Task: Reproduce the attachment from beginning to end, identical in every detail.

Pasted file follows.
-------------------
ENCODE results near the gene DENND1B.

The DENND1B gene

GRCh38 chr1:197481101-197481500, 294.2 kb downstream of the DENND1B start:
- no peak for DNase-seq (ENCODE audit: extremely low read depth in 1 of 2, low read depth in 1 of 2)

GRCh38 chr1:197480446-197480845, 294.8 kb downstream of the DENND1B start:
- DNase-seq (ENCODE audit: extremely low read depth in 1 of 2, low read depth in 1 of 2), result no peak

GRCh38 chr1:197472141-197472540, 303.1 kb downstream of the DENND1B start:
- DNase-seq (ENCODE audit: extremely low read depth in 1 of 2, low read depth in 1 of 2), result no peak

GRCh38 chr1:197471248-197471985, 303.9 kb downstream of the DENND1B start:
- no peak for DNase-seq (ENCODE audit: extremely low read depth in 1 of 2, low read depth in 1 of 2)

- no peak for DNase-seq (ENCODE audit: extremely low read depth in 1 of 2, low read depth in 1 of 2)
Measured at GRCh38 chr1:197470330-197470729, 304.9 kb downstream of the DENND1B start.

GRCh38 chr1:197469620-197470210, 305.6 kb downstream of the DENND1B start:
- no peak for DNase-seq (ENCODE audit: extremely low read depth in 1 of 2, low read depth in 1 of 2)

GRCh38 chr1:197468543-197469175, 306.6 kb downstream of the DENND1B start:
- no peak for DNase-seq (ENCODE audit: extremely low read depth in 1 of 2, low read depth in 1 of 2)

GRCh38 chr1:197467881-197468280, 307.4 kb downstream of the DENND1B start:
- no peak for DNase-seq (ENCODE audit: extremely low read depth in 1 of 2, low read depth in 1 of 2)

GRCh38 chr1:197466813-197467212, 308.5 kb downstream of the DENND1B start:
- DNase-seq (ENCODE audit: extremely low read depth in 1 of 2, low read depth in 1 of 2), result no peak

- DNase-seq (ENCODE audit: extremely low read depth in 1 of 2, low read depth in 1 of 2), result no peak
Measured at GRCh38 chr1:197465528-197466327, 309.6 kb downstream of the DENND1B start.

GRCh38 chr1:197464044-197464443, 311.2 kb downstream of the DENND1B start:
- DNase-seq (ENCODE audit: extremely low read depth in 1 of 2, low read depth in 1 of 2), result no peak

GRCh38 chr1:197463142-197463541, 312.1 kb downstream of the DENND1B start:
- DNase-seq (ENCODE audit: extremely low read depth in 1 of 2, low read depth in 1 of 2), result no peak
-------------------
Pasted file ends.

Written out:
ENCODE results near the gene DENND1B.

The DENND1B gene

GRCh38 chr1:197481101-197481500, 294.2 kb downstream of the DENND1B start:
- no peak for DNase-seq (ENCODE audit: extremely low read depth in 1 of 2, low read depth in 1 of 2)

GRCh38 chr1:197480446-197480845, 294.8 kb downstream of the DENND1B start:
- DNase-seq (ENCODE audit: extremely low read depth in 1 of 2, low read depth in 1 of 2), result no peak

GRCh38 chr1:197472141-197472540, 303.1 kb downstream of the DENND1B start:
- DNase-seq (ENCODE audit: extremely low read depth in 1 of 2, low read depth in 1 of 2), result no peak

GRCh38 chr1:197471248-197471985, 303.9 kb downstream of the DENND1B start:
- no peak for DNase-seq (ENCODE audit: extremely low read depth in 1 of 2, low read depth in 1 of 2)

- no peak for DNase-seq (ENCODE audit: extremely low read depth in 1 of 2, low read depth in 1 of 2)
Measured at GRCh38 chr1:197470330-197470729, 304.9 kb downstream of the DENND1B start.

GRCh38 chr1:197469620-197470210, 305.6 kb downstream of the DENND1B start:
- no peak for DNase-seq (ENCODE audit: extremely low read depth in 1 of 2, low read depth in 1 of 2)

GRCh38 chr1:197468543-197469175, 306.6 kb downstream of the DENND1B start:
- no peak for DNase-seq (ENCODE audit: extremely low read depth in 1 of 2, low read depth in 1 of 2)

GRCh38 chr1:197467881-197468280, 307.4 kb downstream of the DENND1B start:
- no peak for DNase-seq (ENCODE audit: extremely low read depth in 1 of 2, low read depth in 1 of 2)

GRCh38 chr1:197466813-197467212, 308.5 kb downstream of the DENND1B start:
- DNase-seq (ENCODE audit: extremely low read depth in 1 of 2, low read depth in 1 of 2), result no peak

- DNase-seq (ENCODE audit: extremely low read depth in 1 of 2, low read depth in 1 of 2), result no peak
Measured at GRCh38 chr1:197465528-197466327, 309.6 kb downstream of the DENND1B start.

GRCh38 chr1:197464044-197464443, 311.2 kb downstream of the DENND1B start:
- DNase-seq (ENCODE audit: extremely low read depth in 1 of 2, low read depth in 1 of 2), result no peak

GRCh38 chr1:197463142-197463541, 312.1 kb downstream of the DENND1B start:
- DNase-seq (ENCODE audit: extremely low read depth in 1 of 2, low read depth in 1 of 2), result no peak